Building for the Next 100 Years

Over the last six years, Rippowam Cisqua School’s Master Plan has been the driving force behind every significant physical improvement on both campuses, including the Meyers Fields expansion, the new entrance to the Lower Campus, and the renovated fifth and sixth grade wing.

As the School approaches its one-hundredth year, the renovation of the Upper Campus marks the final phase – a comprehensive and exciting project that includes a new Library and Media Center, a new Dining Hall, an Innovation Center, a Courtyard Amphitheater, new art studios, and new science labs.

There has never been a better time to be at Rippowam Cisqua School!

Topping Off Ceremony

On Thursday, March 9, the RCS Upper Campus community cheered loudly as a large crane hoisted one of the final roof panels up over the new Library and Media Center that will open in September 2017. Before the panel was raised, every student and faculty member was handed a red or blue Sharpie so that they could sign the panel and leave a permanent mark on the new Upper Campus.

What is a “Topping Off”? It is a celebration of real progress and a construction project tradition – one that may have started in early Scandinavia where home builders would commemorate the raising and setting of the last (and highest) wooden beam with a meal or a party. In the United States, we see the tradition continue most commonly with very large projects and skyscrapers. Often the last steel beam is painted white and signed before it is raised.

Library and Courtyard Demolition Time Lapse Video

The time lapse video below is taken from a camera mounted on the second floor of the Tower outside Mr. Lillis’s old Latin classroom. This space will ultimately become the Innovation Center (first floor); Media Center (above it); and outdoor amphitheater. 

The New Ninth Grade House

The Art House was transformed into a new space for our ninth grade program, with two new classrooms and a ninth grade lounge. 

Cushman House Restoration

The six-month restoration and renovation of historic Cushman House, which sits near the Music House on the north end of the RCS Upper Campus, is complete! In September 2016 Cushman House became the new home of the RCS Admissions Office, Advancement Department, and Centennial Archive.

The School worked closely with the Historic Building Preservation Commission to date the building and to ensure that the project preserved the historic character and any remaining historic architectural features. The commission believes that the southern structure is nineteenth century with some original beams dating back to before 1900. The northern portion is believed to have been moved to its current location from another property at a later date.

A Sense of Community While Under Constuction

There's a buzz on campus. Students and faculty are excited about the Upper Campus construction project and the transformative new spaces that they'll have at Rippowam Cisqua School next year  and, as Julia Lowe '17 shared in the fall issue of Ripped Pages, how the backhoes and excavators have all "brought us closer together."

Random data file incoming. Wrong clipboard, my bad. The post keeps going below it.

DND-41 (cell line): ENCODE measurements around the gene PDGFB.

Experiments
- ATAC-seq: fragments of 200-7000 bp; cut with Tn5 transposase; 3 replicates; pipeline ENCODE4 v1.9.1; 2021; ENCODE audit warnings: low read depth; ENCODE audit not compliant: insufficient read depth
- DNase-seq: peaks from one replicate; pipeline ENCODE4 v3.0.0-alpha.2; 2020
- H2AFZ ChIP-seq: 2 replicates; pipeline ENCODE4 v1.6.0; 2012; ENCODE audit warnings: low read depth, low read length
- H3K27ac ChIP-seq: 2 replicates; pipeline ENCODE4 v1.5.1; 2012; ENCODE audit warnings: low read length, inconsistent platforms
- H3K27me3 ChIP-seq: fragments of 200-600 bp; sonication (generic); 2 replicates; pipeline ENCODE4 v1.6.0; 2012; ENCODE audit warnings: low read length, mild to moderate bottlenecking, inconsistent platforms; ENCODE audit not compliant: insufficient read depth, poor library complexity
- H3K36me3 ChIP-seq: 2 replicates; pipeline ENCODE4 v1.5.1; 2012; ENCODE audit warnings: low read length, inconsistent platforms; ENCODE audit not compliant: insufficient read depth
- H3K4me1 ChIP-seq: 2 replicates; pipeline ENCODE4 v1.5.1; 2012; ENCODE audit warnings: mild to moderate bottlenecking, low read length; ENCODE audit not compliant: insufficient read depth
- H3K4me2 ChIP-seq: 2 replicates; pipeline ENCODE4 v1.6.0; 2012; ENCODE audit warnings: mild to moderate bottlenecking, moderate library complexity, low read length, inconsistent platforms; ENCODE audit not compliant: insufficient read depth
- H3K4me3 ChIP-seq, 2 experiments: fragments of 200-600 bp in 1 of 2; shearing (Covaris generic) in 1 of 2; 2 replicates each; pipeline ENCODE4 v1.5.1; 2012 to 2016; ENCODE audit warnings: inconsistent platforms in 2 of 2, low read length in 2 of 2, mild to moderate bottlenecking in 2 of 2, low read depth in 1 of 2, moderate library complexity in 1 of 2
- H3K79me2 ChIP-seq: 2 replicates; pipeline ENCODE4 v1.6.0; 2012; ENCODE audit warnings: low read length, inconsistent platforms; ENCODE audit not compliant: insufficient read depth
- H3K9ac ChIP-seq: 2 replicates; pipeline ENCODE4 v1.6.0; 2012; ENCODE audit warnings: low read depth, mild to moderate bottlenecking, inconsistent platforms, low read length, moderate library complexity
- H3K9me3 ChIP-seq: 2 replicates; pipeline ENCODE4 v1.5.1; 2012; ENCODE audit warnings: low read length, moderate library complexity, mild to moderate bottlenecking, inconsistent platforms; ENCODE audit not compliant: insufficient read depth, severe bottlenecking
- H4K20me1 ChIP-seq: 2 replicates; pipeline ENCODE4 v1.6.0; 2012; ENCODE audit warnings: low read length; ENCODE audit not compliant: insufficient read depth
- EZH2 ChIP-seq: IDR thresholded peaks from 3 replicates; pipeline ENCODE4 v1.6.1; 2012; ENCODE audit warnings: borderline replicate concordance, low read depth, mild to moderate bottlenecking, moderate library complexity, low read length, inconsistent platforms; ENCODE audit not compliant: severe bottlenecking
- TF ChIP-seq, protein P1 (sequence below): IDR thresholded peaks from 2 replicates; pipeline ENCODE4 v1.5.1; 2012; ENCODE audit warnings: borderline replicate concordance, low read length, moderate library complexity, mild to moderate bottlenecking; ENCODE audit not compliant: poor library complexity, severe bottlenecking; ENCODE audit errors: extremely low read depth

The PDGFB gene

November 3, 2016  There’s something different about this school year so far; the community seems closer, more cohesive. When I think about why this is, the reason jumps out: construction. One might question how construction can bring a community closer, but think about this year versus last, and the change is apparent. Classroom space is limited, as the school has lost over ten classrooms due to the changes. Nevertheless, we are doing a great job at utilizing the available space. These limitations force the student body and faculty to spend more time together and for students of different grades to meet and interact more, fostering stronger relationships. While construction goes on during the school day, the students seem to be secure and adjusting well to the situation.

In the past, there were not many students involved in the school newspaper. This year, there are over 20 students. The influx may be caused by people becoming comfortable trying new things. After all, the best environment is one where all individuals feel comfortable being themselves. While students at Rippowam have always been encouraged to step out of their comfort zone, it is up to the individual student to decide whether they are going to take part in the Allied Art class they are truly interested in, or the one that all their friends have joined. Most students at Rippowam are open to joining an Allied Art they’ve never taken, no matter how many friends join.

The supportive atmosphere has a major impact on students and the trust they have in colleagues and teachers. On Monday, October 31, the ninth graders hosted the annual Halloween assembly. Teachers responded by coming to the ninth graders and commenting on how calm and laid back the Halloween assembly had been. One teacher said it felt like the ninth grade was having a casual conversation with the school, instead of sounding as though they were reading from a script. The ninth grade had a dance break during the assembly where students from all grades were encouraged to get onstage and dance. It was obvious that the students are open to being themselves and taking part in activities. This could be a result of the ninth grade class being more relaxed, but I believe it is from the time we have spent as a close-knit community in a small space.

Coming back to school this year, I was worried there would be negative impacts on the Ripp community due to construction. But in fact, it has done the opposite; it has brought us closer together.